I'm trying to parse a date and time with microseconds using
DateFormatter. However the obtained instance of
Date class holds the time rounded off to milliseconds.
I can show it with this code:
let formatter = DateFormatter()
formatter.dateFormat = "yyyy-MM-dd'T'HH:mm:ss.SSSSSS"
let date = formatter.date(from: "2022-02-01T19:35:49.987654")!
print(Calendar.current.component(.nanosecond, from: date))
The output is:
So 987654 microseconds were rounded off to 987 milliseconds and I don't understand why.
What am I doing wrong and how to fix it?
Thanks in advance.
P.S. swift version:
swift-driver version: 1.26.21 Apple Swift version 5.5.2 (swiftlang-1300.0.47.5 clang-1300.0.29.30)
I think DateFormatter is parsing with ICU, which may only support millisecond precision.
__cficu_ucal_setMillis in CFDateFormatter.c)
Indeed, this is a current limitation of the underlying ICU library (for long-standing backwards-compatibility reasons); from the
FieldPosition and UFieldPosition selector for 'S' field alignment, corresponding to the UCAL_MILLISECOND field.
Note: Time formats that use 'S' can display a maximum of three significant digits for fractional seconds, corresponding to millisecond resolution and a fractional seconds sub-pattern of SSS. If the sub-pattern is S or SS, the fractional seconds value will be truncated (not rounded) to the number of display places specified. If the fractional seconds sub-pattern is longer than SSS, the additional display places will be filled with zeros.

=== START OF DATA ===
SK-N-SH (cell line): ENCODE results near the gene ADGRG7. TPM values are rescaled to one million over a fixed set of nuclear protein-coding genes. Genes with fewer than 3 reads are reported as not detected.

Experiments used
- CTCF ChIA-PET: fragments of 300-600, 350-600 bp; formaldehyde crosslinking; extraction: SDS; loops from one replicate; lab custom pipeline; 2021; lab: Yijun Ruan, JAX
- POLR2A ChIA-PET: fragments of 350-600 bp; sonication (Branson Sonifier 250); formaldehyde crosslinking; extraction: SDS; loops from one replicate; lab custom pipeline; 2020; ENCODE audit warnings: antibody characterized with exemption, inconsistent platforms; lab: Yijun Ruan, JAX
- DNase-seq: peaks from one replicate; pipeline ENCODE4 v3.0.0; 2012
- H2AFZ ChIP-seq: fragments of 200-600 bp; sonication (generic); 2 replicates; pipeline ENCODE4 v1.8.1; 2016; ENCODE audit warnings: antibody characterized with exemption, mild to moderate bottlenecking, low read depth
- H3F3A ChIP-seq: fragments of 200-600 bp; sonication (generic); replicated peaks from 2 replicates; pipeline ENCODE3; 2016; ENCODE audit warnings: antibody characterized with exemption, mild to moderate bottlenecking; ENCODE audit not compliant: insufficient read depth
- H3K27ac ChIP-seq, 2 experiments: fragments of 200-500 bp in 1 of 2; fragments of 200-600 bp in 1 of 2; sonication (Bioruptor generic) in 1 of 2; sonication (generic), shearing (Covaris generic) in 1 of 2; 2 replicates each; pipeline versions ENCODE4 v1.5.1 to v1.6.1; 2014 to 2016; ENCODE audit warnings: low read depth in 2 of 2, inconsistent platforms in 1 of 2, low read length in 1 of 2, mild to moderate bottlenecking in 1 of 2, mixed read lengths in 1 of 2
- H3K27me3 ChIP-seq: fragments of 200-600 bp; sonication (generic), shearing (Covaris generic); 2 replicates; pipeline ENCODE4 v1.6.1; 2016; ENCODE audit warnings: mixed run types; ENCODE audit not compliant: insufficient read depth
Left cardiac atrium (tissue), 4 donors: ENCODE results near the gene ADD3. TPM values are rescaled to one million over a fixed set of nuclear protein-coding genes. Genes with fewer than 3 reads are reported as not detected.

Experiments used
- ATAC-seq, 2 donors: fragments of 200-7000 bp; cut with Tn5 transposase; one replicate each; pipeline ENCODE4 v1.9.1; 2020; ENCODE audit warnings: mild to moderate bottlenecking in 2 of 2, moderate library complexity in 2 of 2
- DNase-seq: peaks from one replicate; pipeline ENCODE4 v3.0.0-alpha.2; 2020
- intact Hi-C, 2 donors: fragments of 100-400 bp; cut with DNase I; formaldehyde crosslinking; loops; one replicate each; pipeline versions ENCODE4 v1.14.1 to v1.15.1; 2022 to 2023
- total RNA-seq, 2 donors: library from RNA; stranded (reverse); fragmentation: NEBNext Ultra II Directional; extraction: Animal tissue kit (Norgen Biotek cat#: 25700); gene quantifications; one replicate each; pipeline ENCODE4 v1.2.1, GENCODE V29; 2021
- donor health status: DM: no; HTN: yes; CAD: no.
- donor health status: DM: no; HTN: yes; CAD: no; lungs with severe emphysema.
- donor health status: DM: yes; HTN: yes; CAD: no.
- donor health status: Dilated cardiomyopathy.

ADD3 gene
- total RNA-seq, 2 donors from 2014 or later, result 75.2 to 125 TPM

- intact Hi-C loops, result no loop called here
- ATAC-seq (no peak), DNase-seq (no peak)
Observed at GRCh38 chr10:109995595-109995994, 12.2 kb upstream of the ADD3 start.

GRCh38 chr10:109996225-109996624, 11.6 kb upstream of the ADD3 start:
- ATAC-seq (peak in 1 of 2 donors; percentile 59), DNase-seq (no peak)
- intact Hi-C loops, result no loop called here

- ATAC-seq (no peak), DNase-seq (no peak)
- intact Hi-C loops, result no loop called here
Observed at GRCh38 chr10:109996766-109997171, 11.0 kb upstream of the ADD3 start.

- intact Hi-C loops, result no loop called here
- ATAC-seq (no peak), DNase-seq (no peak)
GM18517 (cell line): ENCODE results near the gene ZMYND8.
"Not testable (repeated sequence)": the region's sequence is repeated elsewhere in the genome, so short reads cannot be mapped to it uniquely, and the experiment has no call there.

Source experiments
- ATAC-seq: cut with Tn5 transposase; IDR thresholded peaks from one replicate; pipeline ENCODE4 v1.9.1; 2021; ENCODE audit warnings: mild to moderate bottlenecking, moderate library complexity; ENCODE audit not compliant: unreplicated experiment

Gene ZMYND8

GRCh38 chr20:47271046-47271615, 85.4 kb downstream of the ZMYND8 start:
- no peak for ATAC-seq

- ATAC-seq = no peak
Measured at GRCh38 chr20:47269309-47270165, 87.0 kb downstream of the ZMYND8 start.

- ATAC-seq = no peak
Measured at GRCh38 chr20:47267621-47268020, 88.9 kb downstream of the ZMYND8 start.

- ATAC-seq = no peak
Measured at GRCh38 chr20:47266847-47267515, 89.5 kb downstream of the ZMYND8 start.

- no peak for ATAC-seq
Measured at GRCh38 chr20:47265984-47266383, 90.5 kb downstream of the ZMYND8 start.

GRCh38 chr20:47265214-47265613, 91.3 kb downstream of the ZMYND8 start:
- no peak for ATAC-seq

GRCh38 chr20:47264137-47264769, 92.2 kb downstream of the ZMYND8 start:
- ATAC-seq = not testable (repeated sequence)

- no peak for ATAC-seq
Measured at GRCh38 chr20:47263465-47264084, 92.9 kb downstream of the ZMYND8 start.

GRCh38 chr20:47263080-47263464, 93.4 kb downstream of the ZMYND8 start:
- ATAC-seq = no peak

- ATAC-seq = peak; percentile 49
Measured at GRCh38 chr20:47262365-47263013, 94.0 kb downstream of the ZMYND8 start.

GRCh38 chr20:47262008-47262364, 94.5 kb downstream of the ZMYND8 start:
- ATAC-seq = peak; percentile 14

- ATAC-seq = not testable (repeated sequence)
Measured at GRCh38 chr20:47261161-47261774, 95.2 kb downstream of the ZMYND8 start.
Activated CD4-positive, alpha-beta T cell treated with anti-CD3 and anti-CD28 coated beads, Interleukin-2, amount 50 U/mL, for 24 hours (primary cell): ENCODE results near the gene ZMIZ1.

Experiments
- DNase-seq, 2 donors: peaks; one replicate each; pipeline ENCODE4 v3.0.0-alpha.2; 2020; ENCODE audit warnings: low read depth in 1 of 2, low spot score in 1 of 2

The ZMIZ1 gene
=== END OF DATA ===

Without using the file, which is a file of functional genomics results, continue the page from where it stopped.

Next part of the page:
What others have said but also…
If you continue to use
DateFormatter to parse fixed-format date strings, make sure to pin the locale to
en_US_POSIX. See QA1480 NSDateFormatter and Internet Dates for an explanation as to why this is important.
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Quinn “The Eskimo!” @ DTS @ Apple
It seems I should not use DateFormatter in this case. I'll parse a date with a regular expression.